Maryville College prepares for TNPromise changes
According to projectstudentdebt.org, 71% of last year’s college graduates had accumulated an
average of $29,400 of student loan debt per borrower. To date, American college graduates have over
one trillion dollars in student loan debt.
In an effort to slow down the rise of student loan debt, Gov. Bill Haslam has started a program
called that will make it possible for current high school seniors to attend community colleges or
technical schools in Tennessee debt-free.
Tennessee Promise is a last-dollar scholarship, which means that any tuition not covered by the
Hope scholarship, government grants or merit scholarships will be covered by Tennessee Promise.
The Tennessee Promise scholarship was preceded by a program called tnAchieves, which was
aimed at low-income, first generation college students and was also a last-dollar scholarship. The
success of this program is what led to Tennessee Promise, which includes not just students from low-
income families, but students from all financial backgrounds.
Unlike tnAchieves, Tennessee Promise has a mentoring program and community service
The demographic of students who would be most likely to use Tennessee Promise are students who
would not normally pursue a higher education and students from middle class families who still have to
pay tuition out-of-pocket, even with student loans.
While Tennessee Promise is a way to get more students to consider higher education, it could
potentially present some challenges to private four-year institutions like Maryville College.
“The college’s strategic plan, “Renewing Our Strength,” calls for a student body of 1,300 by the
year 2019, the college’s bicentennial anniversary. In order to reach this goal, we will need to continue
to grow each freshman and transfer class, as well as continue to improve retention of current students,”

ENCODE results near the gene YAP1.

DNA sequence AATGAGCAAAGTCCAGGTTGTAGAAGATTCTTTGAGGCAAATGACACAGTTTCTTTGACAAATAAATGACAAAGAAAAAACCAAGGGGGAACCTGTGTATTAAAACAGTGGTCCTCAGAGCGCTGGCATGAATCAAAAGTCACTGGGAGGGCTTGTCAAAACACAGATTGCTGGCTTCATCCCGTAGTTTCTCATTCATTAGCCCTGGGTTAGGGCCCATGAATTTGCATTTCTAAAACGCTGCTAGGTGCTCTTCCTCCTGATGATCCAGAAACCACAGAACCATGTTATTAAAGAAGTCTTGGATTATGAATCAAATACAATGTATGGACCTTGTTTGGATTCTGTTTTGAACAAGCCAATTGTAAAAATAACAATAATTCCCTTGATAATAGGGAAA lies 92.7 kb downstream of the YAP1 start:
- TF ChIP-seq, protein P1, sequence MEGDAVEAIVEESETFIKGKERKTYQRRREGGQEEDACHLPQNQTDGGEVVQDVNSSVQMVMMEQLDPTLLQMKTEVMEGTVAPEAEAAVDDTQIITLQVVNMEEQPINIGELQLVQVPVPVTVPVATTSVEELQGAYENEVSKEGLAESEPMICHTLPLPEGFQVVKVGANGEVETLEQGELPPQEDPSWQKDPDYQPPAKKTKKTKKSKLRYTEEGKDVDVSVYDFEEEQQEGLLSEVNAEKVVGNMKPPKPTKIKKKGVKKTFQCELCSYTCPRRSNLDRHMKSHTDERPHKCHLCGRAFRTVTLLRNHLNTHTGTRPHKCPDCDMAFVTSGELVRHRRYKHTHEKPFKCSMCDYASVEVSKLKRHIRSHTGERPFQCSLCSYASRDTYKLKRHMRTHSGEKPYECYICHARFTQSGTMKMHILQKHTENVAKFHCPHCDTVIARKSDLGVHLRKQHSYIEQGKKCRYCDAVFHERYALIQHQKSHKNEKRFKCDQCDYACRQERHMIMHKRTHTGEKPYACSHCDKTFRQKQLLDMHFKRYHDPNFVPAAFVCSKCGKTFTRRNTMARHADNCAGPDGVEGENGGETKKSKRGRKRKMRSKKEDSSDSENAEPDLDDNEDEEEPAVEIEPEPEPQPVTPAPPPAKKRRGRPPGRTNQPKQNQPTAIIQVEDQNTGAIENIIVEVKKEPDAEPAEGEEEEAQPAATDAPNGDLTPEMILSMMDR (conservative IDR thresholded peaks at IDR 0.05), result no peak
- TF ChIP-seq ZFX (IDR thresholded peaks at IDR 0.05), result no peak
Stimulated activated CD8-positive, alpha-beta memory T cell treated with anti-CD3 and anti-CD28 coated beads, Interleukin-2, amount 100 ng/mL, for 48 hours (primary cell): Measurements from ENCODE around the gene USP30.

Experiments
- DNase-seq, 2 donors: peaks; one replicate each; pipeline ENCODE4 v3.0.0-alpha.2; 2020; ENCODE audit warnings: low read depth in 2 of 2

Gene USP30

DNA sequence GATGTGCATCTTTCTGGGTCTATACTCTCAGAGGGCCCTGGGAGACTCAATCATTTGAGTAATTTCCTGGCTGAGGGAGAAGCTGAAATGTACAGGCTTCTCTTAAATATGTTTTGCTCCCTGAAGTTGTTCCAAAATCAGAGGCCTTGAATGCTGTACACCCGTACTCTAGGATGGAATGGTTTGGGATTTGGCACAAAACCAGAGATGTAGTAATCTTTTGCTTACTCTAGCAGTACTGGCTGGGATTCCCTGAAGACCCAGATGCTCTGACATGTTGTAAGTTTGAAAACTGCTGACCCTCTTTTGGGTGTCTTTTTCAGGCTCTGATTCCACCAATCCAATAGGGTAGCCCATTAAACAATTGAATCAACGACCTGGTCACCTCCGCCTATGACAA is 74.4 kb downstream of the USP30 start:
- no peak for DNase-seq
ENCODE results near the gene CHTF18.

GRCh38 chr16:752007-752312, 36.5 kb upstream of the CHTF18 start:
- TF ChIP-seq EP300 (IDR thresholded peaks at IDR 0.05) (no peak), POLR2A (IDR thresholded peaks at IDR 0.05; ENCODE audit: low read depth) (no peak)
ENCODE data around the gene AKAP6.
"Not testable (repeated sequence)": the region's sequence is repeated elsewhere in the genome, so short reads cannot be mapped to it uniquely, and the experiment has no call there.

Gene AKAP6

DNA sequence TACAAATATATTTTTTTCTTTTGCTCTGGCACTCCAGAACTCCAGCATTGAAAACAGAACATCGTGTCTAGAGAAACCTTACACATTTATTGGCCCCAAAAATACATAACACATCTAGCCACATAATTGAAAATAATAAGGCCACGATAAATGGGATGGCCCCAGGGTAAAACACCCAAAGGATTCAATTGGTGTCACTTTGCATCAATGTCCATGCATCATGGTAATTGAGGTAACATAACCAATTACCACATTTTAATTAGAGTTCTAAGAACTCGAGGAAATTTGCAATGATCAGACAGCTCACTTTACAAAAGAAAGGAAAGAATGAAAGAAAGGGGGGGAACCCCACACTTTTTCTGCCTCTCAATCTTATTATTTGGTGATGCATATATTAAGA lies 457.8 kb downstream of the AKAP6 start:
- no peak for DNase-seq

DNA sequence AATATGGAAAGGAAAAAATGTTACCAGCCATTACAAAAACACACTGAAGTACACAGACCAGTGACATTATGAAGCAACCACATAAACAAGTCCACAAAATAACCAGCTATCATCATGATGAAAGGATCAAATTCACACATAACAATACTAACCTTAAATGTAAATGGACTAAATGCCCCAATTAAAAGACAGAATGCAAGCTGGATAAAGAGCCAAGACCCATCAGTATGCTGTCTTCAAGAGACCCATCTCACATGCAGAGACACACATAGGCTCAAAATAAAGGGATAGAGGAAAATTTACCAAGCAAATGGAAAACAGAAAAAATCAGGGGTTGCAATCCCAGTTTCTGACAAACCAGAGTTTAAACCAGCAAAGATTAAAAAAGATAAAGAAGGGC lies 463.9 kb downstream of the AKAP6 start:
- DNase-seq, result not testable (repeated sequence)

said Cyndi Sweet, MC Director of Admissions.
This school year’s overall enrollment was about 1,200 students, an all-time high for MC. The
question is, with students having the option to attend community college without debt, will MC be able
to continue its growth in the next few years?
The recruitment process, according to Sweet, is constantly evolving with each new class. MC uses
emails, texts, postal mail and online events to get students’ attention. This year, MC is following two
of Maryville High School’s students in their college search, in a partnership with MHS and WBIR. The
students will be featured on WBIR on the second Monday of each month.
“Not only will this benefit families who are going through the college search process, it will be great
exposure for Maryville College,” Sweet said.
As far as affordability goes, MC has always emphasized its competitiveness in scholarships and
financial aid when communicating with prospective students.
“Some families do not consider MC due to our ‘sticker price,’” Sweet said. “Because they make the
assumption they will not be able to afford us.”
Sweet went on to say that MC goes over scholarships and financial aid every year in order to ensure
that it is affordable. The college also gives additional merit scholarships to students who qualify and
will continue this tradition.
One of the pulls to a four-year college that community colleges will not have is the athletic program.
Vice President of Enrollment, Dolph Henry said, “I think that there will be less of an impact on
students who want to play NCAA sports.”
Another advantage MC has is the new Maryville College Works program. The program is aimed
at “bridging college to career” with every student, no matter his or her major, being required to do an
internship or practicum.
Although the impact that Tennessee Promise will have on the fall of 2015 is unknown at this point,
Sweet and Henry both believe that there could potentially be a larger effect on the fall of 2016, as the
Tennessee Promise program becomes more established. There are strict deadlines for the program that
could be missed this year, like the Nov. 1 cut-off date to apply for the scholarship
When asked what he thought the potential effects that Tennessee Promise will have on MC, Henry
stated that there were too many variables to consider at this point and that the future is unknown.
As this school year progresses and until next year’s enrollment numbers start coming in, the effects
of Tennessee Promise remain indefinite, but the college is taking it under consideration and are
preparing to keep enrollment up.